Two siblings working in the same profession is nothing new, but having both serve at the frontline of Singapore's maritime defence piqued our curiosity. We caught up with a pair of siblings, Military Expert 2 (ME2) Pearlyn Leow and ME2 Leow Bing Qian from the Republic of Singapore Navy (RSN) to hear their motivations and what inspired them to join the RSN.
What inspired you to join the Navy?
Pearlyn: I've always wanted to do something different from the usual deskbound job. Watching the National Day Parade every year, I was always impressed by the smart men and women in uniform. In particular, the white uniform stood out for me and I decided to find out more about the Navy. After hearing how the exciting work in the RSN came with a higher purpose, I took a leap of faith and decided to take up the SAF Polytechnic Sponsorship during my studies in Ngee Ann Polytechnic.
Bing Qian: Having my sister in the Navy and hearing her stories out at sea attracted me to this profession. I was particularly drawn to the diverse array of operations that she got to be involved in as well as the tight-knit family spirit that she often shared after coming back from work. As a result, I decided to sign on during my Basic Military Training (BMT) and have not looked back since.
Military Expert 2 (ME2) Pearlyn Leow
Command and Control Supervisor
Tell us more about your current roles and responsibilities.
Pearlyn: I'm the Command and Control Supervisor of RSS Independence, a Littoral Mission Vessel (LMV). My role involves leading a team to collect tactical information for warfighting decision-making which is particularly important given the LMV's purpose in safeguarding maritime trade and maintaining our sovereignty. Rapid and deliberate collation of information is crucial to enable our warships to maintain situational awareness and vigilance in the Singapore Strait, one of the most congested and vital waterways in the world.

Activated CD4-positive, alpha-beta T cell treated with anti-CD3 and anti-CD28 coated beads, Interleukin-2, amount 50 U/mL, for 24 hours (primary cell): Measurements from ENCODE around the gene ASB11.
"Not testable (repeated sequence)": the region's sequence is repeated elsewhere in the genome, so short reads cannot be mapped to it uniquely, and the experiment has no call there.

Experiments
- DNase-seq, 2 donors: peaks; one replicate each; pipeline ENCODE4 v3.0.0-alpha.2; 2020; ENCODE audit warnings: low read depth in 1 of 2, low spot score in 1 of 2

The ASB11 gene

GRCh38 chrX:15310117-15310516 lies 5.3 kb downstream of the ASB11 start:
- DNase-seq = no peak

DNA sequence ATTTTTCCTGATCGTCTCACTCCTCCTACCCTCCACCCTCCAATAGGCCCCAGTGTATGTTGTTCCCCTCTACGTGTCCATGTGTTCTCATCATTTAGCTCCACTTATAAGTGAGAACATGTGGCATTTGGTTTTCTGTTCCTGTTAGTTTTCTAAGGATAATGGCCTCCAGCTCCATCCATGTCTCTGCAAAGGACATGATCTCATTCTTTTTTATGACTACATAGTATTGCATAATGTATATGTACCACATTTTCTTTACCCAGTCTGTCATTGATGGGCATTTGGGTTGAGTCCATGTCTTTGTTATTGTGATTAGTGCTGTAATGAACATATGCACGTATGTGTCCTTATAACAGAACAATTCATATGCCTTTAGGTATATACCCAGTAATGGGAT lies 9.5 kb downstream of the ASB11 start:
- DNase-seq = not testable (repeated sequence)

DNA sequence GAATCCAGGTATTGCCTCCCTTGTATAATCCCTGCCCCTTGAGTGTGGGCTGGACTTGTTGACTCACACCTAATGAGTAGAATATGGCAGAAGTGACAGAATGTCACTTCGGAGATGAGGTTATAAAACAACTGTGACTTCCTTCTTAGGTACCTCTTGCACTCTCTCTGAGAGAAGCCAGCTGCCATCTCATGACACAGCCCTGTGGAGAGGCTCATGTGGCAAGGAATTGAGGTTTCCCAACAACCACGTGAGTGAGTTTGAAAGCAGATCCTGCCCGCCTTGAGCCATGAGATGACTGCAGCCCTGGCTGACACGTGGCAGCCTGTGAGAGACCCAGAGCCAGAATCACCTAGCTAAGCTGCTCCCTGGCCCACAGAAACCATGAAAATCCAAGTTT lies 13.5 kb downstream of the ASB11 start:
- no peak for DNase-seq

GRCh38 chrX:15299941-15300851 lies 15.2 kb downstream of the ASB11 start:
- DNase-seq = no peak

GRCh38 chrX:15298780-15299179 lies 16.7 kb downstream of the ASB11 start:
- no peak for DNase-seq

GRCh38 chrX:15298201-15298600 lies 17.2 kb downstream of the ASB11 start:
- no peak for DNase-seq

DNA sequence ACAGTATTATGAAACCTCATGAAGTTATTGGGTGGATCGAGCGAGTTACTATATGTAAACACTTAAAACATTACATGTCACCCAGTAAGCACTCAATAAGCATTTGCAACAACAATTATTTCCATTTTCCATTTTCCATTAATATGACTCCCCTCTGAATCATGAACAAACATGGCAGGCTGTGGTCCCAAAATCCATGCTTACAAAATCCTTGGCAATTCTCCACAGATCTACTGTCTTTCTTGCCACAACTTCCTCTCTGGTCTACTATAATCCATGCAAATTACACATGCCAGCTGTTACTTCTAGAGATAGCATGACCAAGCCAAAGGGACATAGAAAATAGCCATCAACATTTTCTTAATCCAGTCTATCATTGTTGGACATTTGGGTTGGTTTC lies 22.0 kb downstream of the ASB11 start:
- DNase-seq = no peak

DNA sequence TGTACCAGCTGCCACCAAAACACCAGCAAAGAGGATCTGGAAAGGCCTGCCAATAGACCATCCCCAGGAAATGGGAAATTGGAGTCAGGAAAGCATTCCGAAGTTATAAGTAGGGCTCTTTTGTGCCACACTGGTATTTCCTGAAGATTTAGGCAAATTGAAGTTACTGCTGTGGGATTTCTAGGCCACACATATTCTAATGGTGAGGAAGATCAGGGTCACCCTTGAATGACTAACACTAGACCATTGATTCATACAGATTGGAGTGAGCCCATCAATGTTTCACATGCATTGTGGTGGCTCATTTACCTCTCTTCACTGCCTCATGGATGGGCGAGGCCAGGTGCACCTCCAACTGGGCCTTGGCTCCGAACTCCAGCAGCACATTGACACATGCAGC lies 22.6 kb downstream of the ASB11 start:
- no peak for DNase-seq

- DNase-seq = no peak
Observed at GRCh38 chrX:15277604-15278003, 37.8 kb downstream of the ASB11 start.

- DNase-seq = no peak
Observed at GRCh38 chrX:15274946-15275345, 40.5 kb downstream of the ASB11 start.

Bing Qian: I am the Navigation Supervisor of LMV Fortitude. As the ship has yet to be commissioned, I guide my team of Naval Warfare Systems Experts as we work to operationalise the navigation and radar systems on board. It has been an exciting journey being part of the ship's pioneer crew, an opportunity to create a wholly new culture and practices with a completely new team of diverse individuals. Prior to this appointment, I was serving on board the patrol vessel, and I look forward to returning to the frontline of maritime security when LMV Fortitude conducts patrols.
Have you both been on any joint exercises, and what's it like, interacting in a professional context?
Pearlyn: We were part of a search and rescue (SAR) operation for a sunken merchant vessel a couple of years ago, when we were both serving on board patrol vessels. Both of our ships were activated whilst on maritime security patrol to assist in the SAR operation.
Bing Qian: To be honest, we didn't interact at all during the operation; both of us were so focused on our tasks on our respective ships that there was no time for that once we were activated! But as siblings, knowing that your sister is doing the same mission as you out at sea, far from home, was and remains as something special.
Do you discuss your work with each other?